......5. Using FAB 7, uncheck previews of other titles not explicitly related to my title and save as #1.ISO
......6. Using DVD SHRINK, open and then confirm that the #1.ISO plays; uncheck all language options other than English; and save it as #2.ISO
......7. Using DVD SHRINK, confirm that the English-Only #2.ISO plays
.............In the unlikely event that DVD SHRINK can't read its own English-Only #2.ISO -and/or-
...........issues remain, I resign myself to attempt editing with my least favorite editor, VobBlanker.
VobBlanker remains the most problematic video editing utility I have ever used, and it's one reason why I hope to learn — and then replace it with — AVStoDVD. My attempt at getting one of my PAL titles to export to NTSF format was so butchered after a VobBlanker session not only did it lock up my computer, it locked up my DVD player such that I had to cut the power and manually get the disc out of my player with a paperclip! Still, SHRINK being unable to open its own compiled file is the exception, not the rule. So
......8. After verifying DVD SHRINK reads/plays its own language-edited temporary #2.ISO file I RIP it one last time — to #3.ISO — and it's pretty much fair sailing from this point.
......9. If I have room on the disc, I open #3.ISO in Utra ISO and add goodies (reviews, scene notes, actor roles, posters, covers, links, TV Episode Notes, and performance pics etc.), before I
.....10. Burn the .ISO with Ultra ISO
Let me add: This looks like a nightmare, but I'm spelling it out explicitly for the benefit of anyone wishing to follow the steps I use. In fact, the bit that does take time is/are the graphics . . . but I can imagine most people aren't as obsessive with graphics quality as I am (ask my scanner; he'll tell you)
DARK SHADOWS TV series (ABC) backed up. And there are other of my older TV series likewise backed up, the Original 1970s SURVIVORS TV series (BBC) to name another. Twilight Zone? Well D'UH! My house can burn down but nothing threatens my TV/Film backups unless you're robbing the damn bank!
Here are some of my thoughts about your conversion workflow (in random order):
There is no such thing as "The One And Only Correct Way" to do such conversions, use whatever works for you.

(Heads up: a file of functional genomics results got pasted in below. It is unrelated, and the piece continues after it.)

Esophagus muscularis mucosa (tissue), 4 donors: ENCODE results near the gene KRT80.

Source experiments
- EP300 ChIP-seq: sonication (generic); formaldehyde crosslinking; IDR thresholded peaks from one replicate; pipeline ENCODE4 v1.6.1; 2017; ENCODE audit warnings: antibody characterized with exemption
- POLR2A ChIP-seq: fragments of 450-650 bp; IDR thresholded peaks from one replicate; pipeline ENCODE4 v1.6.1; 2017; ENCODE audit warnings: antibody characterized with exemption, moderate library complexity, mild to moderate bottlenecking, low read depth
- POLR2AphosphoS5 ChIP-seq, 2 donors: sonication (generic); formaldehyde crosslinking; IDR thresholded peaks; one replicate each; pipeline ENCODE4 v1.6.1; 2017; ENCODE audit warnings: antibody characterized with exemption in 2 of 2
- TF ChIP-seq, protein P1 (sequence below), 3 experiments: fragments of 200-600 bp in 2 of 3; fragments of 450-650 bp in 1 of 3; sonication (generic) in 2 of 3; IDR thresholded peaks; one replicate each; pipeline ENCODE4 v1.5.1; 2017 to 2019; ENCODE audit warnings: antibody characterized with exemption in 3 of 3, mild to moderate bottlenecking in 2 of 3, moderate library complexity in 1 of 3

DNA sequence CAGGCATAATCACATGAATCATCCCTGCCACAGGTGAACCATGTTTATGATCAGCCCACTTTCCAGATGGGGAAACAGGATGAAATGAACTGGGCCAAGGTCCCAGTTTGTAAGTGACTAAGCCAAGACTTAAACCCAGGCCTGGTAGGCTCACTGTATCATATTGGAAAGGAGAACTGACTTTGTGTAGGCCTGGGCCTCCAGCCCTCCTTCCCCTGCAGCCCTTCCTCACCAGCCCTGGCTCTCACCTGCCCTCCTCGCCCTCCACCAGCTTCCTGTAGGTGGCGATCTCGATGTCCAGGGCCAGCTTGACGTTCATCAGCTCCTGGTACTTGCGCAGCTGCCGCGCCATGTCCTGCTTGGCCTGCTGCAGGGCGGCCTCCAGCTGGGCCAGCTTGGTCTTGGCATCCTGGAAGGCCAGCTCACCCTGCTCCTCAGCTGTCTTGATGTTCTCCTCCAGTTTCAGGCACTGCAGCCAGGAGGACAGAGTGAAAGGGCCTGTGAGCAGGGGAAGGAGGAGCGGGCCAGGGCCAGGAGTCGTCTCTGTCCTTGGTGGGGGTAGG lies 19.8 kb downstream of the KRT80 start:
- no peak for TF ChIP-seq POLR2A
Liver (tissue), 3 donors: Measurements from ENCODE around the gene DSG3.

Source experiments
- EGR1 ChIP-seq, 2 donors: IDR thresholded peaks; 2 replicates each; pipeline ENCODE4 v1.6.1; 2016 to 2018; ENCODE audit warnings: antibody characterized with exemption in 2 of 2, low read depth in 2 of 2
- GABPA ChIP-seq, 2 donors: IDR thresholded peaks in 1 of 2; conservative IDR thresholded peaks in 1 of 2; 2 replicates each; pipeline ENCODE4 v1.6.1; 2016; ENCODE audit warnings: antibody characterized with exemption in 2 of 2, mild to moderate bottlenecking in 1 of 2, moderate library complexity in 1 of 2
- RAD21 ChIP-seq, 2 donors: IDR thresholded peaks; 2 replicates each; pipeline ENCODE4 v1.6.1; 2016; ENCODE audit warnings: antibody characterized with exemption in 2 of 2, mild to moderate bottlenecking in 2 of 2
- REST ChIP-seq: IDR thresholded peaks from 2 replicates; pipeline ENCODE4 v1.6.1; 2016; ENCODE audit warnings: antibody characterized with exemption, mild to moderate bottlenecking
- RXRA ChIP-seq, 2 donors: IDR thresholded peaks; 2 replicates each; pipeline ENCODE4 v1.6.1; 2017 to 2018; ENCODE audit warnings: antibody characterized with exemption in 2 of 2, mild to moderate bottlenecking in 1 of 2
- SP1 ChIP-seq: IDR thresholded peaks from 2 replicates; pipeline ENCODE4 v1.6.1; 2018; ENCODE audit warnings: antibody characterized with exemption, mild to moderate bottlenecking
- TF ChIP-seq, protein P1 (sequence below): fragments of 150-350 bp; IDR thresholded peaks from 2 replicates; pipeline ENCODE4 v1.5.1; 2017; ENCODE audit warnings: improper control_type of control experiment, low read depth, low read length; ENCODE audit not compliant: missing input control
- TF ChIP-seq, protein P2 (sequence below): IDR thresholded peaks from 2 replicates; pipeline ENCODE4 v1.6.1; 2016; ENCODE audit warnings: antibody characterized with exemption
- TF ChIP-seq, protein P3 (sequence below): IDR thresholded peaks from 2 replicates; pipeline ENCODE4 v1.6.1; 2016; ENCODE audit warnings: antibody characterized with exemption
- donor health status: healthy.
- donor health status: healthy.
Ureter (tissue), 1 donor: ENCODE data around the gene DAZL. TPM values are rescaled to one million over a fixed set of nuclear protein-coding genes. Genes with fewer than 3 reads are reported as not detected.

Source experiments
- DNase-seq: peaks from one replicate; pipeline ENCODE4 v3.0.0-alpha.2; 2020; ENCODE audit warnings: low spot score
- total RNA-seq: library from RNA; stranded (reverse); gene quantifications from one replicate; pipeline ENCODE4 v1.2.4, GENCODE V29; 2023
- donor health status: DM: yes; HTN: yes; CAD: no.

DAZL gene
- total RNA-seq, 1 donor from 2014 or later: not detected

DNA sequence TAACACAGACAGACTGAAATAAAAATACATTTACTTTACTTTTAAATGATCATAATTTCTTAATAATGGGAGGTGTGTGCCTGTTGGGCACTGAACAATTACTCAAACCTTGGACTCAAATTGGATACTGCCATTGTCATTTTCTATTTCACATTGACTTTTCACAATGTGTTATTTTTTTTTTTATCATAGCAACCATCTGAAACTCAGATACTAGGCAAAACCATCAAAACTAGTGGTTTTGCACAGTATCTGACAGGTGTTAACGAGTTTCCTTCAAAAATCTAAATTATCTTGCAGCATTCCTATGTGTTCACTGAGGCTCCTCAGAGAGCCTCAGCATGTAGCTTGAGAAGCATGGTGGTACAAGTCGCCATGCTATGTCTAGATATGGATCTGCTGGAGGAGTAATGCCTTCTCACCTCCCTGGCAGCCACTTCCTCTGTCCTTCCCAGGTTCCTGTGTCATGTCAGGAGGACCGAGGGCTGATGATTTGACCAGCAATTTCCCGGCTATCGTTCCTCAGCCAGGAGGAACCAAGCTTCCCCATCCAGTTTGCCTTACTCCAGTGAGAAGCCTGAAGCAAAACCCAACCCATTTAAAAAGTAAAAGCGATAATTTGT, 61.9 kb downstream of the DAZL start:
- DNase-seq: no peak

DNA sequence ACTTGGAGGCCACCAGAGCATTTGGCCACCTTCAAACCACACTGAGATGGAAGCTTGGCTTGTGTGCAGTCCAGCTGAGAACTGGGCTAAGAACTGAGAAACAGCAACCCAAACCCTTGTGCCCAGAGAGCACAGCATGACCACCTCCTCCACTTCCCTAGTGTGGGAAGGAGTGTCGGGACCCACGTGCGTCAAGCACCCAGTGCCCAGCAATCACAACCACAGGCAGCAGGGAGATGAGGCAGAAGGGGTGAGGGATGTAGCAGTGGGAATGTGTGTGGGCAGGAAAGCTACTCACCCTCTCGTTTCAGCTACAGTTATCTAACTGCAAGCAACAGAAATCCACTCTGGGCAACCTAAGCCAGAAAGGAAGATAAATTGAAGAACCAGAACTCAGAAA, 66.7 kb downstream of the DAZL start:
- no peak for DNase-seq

Does DVDFab convert the main movie only, or does it keep the menus and extras (unless you uncheck some of them)?
Checking the ISO with DVDShrink is just one way to check it. VLC does play ISO files directly. You can mount the ISO with VirtualCloneDrive or similar. After all ISO is just a container. If it does not play then the content within this container is broken, not the ISO container.
For burning DVD-Video ISO files I would recommend using IMGBurn instead of UltraIso. IMGBurn does some smart things before burning like aligning the BUP files or put the layer break to an appropriate location.
I believe that VOBBlanker has no room in your workflow, AVStoDVD is certainly no replacement for VOBBlanker.
Now about PAL to NTSC standard conversion:
First of all you should find out if your player cannot play PAL DVDs because of the region code, or because it generally rejects the PAL format. The majority of players sold in the US choke on the PAL format, but the real cheap ones mostly accept it. To test this you can remove the region code from one of your PAL DVDs by transcoding it in "Full DVD" mode with DVDShrink. This will keep it in PAL, but removes the region code. If your player accepts this DVD then you have got no reason to do a standards conversion at all.
BTW have you checked if you can make your cheap DVD player region free? VideoHelp has a section "DVD Hacks", and with a little bit of luck you may find a keystroke pattern on your remote which makes the player region free.
If you do need to do a standards conversion to NTSC then AVStoDVD is indeed an excellent choice. But it requires a little understanding about the differences between the two standards. You should be familiar with the meaning of Telecine and Pulldown, you need to understand what Interlaced is all about. AVStoDVD supports all the different methods to convert PAL to NTSC, but the user needs to pick the right one. And of course you have to know that you can only convert single titles, there is no way to keep the original menus and extras.
Last edited by manolito; 24th Apr 2018 at 04:44.